Then we got pregnant, joyfully, and as I was at a career crossroads anyhow, at the time telecommuting for PBS, I decided to give the “stay at home thing” a try. We decided to cut back, move, and rework some things. My writing and blogging has always been my for me hobby that I do for fun and for an identity outside my home’s walls.

Recently, The New York Times published your article (essay) “A Stay-at-Home Parent Is Not Luxury.” Why do you feel so many people have an opinion on the choices families make surrounding work out of the home verses inside of the home?

I think that every single parent out there truly wants to do the best they can for their children. The issues come because there are one million choices A DAY that parents have to make (How much TV can they watch? What time is bed time? What’s for dinner? Do I pack the backpack now or later? Do I make them make their beds or let it go?), without a manual or any guarantees.

So at the end of a day, lying in bed at night, we look back over the day and over the life we have made and we play the “what if” game. When we play the “what if” game we also allow feelings of guilt and self-doubt creep in, and when those enter we start to feel the need to seek outside acceptance and affirmations. We want to know that we are doing Okay, that we are Right. We fight to hear that, and we disavow anyone who made different choices than us because we want to be Right.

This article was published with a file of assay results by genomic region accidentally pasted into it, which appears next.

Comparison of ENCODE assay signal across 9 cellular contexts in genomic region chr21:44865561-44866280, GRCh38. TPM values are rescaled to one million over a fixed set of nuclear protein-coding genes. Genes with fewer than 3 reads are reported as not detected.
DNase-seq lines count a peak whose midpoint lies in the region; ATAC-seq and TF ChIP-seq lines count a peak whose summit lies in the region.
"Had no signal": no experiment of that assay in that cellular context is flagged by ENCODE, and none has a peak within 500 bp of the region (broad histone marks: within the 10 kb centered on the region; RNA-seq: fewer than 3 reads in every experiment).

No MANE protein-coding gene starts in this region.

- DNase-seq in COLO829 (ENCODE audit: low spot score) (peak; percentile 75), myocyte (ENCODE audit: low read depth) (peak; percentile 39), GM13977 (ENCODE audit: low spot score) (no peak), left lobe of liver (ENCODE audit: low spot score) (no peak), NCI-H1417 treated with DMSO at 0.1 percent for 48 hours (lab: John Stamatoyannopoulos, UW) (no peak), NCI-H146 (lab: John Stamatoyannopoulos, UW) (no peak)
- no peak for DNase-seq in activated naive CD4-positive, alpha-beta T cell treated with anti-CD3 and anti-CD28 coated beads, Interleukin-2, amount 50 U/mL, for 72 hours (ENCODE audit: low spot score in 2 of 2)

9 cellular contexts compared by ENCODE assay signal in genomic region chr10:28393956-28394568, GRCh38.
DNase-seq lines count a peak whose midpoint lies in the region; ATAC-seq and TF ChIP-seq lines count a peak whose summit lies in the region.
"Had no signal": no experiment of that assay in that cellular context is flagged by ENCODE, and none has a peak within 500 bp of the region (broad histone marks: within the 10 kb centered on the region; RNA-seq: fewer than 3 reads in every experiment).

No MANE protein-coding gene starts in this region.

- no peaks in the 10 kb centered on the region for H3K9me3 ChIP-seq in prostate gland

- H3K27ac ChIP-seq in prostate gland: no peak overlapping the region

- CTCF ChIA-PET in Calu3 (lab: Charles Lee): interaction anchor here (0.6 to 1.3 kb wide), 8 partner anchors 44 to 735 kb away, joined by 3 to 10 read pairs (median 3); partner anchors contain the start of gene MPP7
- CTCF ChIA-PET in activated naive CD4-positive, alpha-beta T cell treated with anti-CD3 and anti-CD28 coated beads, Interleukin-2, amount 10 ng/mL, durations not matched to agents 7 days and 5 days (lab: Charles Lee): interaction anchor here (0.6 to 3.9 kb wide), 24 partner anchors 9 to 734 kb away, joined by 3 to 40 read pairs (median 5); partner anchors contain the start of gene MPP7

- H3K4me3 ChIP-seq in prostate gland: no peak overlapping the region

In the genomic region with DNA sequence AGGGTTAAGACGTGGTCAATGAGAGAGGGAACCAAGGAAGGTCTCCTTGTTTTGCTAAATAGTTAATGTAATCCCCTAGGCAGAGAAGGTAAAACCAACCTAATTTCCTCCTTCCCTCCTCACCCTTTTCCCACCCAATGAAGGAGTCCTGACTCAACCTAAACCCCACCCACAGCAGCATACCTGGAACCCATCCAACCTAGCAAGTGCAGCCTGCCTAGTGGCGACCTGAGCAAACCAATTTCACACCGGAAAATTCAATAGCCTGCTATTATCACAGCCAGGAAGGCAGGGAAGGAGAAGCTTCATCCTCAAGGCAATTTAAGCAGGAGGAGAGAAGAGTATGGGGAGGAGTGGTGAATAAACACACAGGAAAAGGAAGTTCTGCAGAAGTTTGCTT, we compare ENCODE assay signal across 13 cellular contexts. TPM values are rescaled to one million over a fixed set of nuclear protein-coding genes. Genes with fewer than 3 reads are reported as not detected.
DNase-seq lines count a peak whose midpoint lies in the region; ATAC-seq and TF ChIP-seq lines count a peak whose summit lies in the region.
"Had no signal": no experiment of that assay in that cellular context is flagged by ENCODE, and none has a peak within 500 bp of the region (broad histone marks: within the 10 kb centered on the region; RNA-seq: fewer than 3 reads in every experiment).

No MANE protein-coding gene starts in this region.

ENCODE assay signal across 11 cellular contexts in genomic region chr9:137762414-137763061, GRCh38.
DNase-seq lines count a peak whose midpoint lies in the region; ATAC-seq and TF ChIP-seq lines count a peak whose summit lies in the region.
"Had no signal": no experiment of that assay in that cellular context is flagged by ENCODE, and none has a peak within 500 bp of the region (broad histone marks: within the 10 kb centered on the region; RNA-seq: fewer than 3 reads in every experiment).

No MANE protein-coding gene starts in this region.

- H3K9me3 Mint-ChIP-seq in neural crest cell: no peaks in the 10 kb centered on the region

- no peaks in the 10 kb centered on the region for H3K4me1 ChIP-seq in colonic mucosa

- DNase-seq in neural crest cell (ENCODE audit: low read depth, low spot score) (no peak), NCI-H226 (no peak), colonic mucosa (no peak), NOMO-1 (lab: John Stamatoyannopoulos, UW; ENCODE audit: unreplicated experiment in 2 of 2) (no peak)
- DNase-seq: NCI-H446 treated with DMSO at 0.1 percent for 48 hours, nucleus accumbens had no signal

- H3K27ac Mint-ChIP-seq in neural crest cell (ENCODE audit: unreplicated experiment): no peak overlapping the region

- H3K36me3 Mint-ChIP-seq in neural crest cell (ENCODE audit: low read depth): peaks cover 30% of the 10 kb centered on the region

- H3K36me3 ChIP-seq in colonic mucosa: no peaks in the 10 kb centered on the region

Which is all kind of bizarre since these strong feelings stem from the same underlying mission: making the best parenting choices we can. Every family is so different, choices have to be made for the best of the unique dynamic.

You wrote “The Answer to the Great Debate” on your popular parenting blog. (Bravo – very well done!) What is your best advice to those parents who have to make the difficult decision to work or be a stay-at-home parent (a.k.a., work without financial gain)?

Thank you so much! I say, do what makes your heart full but do not kid yourself: it is all hard! If you are looking for the easiest way to parent, there isn’t one. Parenting is just tough and stressful whether you stay at home or whether you work. The challenges are unique and different, but there is no easy answer.

But children, and partners/spouses, know when you are not full and happy. So if what you are doing isn’t making you full and happy, change it! Whether that means modifying the financial equation (moving?) to stay home or heading back to work where you feel empowered and smart, DO IT. Allow yourself to be happy, be full, and you will be a better human being.